Andreas Kuersten


As climate change opens the Arctic to human activity and the region steadily captures more international attention, a rich tapestry of Arctic international governance mechanisms has formed and propagated. From the sub-regional to the pan-Arctic, numerous forums now exist where Arctic and non-Arctic states and other entities interact to address the issues facing the roof of the world, but “[t]he Arctic Council has emerged as perhaps the most important of these” (Nord, 2016: 4).

In recent years, however, another regional body has appeared on the scene: the Arctic Five. Many opine that this loose union of the five Arctic littoral states, that excludes other Arctic states and native organizations, is usurping the Arctic Council’s central position in northern governance. The Arctic Five, through its compression of regional decision making, is also charged with undermining the spirit of cooperation that the Council has helped unfurl across Arctic international relations.

The aforementioned view is widespread, and certainly possesses a degree of truth. But the relationship that has developed and that could develop between the Arctic Five and Arctic Council is more nuanced than popularly put forth. As such, this Briefing Note aims to elaborate on how these two regional associations actually and potentially interact, both negatively and positively. While actions by the Arctic Five can detract from the work and regional position of the Arctic Council, the former is not the harbinger of the latter’s demise. Furthermore, these two groups can even complement one another to positively address Arctic issues.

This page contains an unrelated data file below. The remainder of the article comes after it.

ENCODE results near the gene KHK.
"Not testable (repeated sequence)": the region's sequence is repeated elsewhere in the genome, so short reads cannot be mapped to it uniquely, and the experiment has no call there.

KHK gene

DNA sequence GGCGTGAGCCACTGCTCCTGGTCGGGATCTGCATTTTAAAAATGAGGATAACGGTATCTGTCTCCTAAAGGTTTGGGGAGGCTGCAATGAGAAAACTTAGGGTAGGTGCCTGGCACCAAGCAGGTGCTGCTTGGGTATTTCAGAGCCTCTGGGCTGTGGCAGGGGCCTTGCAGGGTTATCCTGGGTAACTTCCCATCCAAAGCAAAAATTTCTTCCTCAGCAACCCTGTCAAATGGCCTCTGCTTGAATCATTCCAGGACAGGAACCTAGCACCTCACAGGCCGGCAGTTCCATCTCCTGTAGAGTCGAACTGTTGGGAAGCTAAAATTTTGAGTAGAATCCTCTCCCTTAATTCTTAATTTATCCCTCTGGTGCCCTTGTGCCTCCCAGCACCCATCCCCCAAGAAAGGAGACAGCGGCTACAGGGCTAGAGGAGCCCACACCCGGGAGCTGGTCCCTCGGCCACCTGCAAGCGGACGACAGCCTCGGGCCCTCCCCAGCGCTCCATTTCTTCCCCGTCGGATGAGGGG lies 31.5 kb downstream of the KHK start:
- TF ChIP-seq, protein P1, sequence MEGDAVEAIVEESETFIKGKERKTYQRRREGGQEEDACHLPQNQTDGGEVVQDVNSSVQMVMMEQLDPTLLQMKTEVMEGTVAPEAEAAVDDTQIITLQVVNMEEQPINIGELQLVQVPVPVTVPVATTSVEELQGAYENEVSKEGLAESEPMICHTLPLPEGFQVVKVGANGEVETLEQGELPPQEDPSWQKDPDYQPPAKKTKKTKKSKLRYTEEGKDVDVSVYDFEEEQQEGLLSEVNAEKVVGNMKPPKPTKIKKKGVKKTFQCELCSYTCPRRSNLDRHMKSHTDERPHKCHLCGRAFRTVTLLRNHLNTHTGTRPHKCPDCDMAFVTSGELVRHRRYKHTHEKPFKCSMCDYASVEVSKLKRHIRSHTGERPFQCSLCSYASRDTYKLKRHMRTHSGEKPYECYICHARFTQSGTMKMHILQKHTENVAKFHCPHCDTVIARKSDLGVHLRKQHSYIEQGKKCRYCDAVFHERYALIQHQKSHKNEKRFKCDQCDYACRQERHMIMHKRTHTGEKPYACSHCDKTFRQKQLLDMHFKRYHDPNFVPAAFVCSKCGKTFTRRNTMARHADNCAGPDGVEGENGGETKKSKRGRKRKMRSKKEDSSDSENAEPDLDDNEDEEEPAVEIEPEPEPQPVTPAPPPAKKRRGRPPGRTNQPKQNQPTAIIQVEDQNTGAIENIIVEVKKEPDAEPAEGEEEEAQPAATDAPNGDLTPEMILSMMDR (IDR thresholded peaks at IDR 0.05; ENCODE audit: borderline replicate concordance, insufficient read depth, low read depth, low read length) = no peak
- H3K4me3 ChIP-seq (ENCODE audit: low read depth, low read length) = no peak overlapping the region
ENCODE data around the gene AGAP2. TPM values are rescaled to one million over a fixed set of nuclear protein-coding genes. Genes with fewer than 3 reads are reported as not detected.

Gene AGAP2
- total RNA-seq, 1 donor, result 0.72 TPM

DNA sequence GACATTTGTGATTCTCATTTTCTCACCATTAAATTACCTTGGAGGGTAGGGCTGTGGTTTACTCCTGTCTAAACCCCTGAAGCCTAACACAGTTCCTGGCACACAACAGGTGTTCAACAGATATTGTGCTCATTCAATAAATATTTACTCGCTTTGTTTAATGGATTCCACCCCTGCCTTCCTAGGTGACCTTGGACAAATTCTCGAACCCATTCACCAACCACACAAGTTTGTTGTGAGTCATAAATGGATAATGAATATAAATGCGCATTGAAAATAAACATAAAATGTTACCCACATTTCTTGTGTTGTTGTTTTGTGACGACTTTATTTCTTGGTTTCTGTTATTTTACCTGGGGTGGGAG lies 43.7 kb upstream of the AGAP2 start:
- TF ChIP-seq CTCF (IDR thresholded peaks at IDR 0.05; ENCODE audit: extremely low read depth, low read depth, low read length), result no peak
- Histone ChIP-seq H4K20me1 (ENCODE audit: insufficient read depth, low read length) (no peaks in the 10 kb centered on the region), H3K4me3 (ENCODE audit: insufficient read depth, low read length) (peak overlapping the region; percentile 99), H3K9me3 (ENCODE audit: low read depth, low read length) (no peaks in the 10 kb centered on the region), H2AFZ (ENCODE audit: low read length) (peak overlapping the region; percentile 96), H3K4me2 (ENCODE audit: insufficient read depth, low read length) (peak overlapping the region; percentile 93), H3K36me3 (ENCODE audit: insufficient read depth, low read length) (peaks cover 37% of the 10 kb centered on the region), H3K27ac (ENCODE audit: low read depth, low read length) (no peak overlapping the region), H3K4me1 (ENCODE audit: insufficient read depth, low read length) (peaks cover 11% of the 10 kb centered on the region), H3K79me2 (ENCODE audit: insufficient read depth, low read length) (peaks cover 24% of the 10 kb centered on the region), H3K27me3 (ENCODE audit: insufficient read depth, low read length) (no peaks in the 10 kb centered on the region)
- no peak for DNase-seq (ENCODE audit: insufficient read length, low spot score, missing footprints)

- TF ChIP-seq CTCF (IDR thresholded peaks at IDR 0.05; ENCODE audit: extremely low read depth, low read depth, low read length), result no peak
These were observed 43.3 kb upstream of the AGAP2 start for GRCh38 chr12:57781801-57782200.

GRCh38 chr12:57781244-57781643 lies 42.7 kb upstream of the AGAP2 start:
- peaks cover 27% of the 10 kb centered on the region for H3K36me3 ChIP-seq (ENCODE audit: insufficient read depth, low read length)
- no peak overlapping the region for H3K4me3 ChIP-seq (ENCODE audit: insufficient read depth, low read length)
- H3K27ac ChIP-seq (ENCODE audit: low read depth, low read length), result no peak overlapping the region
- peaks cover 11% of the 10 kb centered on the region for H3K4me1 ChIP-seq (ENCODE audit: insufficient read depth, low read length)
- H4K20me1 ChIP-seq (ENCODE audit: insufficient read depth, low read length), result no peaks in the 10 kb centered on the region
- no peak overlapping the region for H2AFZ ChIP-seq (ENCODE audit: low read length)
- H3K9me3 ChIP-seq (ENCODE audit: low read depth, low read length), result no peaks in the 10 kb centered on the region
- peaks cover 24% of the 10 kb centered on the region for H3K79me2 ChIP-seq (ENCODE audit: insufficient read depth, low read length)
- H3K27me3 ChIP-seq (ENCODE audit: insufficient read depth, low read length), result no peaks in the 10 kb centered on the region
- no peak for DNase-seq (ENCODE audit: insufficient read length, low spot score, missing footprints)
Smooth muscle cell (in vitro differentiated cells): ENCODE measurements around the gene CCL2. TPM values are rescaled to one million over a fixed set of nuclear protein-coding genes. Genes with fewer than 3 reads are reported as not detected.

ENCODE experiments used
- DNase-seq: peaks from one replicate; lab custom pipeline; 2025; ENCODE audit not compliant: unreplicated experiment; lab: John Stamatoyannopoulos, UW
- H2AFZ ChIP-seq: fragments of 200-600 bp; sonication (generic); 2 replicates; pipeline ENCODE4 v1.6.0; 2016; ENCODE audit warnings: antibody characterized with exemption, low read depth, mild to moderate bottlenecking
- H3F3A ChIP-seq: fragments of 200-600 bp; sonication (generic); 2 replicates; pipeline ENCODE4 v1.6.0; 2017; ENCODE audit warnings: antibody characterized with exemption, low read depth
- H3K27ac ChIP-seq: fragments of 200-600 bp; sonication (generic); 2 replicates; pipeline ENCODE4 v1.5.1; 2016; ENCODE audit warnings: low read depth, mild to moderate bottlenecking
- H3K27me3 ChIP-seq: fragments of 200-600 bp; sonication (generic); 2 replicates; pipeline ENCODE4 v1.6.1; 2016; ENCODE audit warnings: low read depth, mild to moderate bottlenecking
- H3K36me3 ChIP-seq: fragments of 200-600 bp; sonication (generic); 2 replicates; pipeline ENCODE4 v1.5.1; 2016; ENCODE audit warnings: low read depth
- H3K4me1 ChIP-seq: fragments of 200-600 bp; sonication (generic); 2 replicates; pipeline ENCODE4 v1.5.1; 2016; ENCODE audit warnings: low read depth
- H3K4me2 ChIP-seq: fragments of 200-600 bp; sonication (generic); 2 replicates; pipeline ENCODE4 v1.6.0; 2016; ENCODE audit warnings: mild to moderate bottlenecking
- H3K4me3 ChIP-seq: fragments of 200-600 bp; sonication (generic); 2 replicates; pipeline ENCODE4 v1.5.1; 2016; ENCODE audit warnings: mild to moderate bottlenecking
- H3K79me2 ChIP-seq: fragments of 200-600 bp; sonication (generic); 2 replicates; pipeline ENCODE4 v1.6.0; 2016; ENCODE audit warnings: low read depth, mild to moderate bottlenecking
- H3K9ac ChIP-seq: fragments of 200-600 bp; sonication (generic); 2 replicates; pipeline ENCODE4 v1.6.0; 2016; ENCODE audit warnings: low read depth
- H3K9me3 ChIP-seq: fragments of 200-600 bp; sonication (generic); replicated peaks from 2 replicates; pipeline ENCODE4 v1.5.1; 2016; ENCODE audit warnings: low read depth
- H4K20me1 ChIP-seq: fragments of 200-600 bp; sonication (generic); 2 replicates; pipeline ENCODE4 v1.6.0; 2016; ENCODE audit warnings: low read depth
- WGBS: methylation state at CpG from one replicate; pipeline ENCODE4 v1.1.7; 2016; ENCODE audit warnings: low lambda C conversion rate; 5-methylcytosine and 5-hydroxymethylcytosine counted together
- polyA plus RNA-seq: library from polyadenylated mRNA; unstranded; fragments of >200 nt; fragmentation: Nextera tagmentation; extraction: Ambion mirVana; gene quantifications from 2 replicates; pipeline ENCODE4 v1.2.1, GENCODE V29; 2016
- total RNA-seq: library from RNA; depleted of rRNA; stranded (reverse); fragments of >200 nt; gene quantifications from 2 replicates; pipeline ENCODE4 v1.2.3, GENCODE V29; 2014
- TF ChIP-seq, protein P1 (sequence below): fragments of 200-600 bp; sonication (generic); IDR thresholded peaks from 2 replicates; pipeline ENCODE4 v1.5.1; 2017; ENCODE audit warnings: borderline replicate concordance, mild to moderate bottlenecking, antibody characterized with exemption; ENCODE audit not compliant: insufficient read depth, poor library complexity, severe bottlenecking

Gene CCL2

Adam Stepien & Andreas Raspotnik

In April 2016, the European Commission and the European Union’s (EU) High Representative for Foreign Affairs and Security Policy published their new Joint Communication on “An integrated European Union Policy for the Arctic”.1 In the following June, the Foreign Affairs Council (the Council of the European Union’s configuration that brings together the member states’ foreign ministers), in turn, issued its Conclusions on the Arctic policy,2 endorsing the Commission’s priorities and reiterating the EU’s strong regional interest.

The authors of this briefing note published analyses of both documents.3 For the Arctic Yearbook 2016, we try to take a step further and consider possible future pathways for the Union’s Arctic affairs, including the likely implications of the United Kingdom’s (UK) withdrawal from the EU (so-called Brexit).

Erik Kruse

The Arctic is an area receiving a large amount of global attention due to the increasing evidence of climate change all across the region, acting as a harbinger for action to be taken on this global issue. Scotland is inseparably linked to the dynamics of the region, but is concomitant with the politics of the UK, which has been found not to offer of yet, a comprehensive policy approach to the Arctic. Ultimately issues of governance and security are likely to increase in the High North, as will economic opportunities. As a result, there is imminent demand for more comprehensive governance and security in the region, especially as resource extraction continues.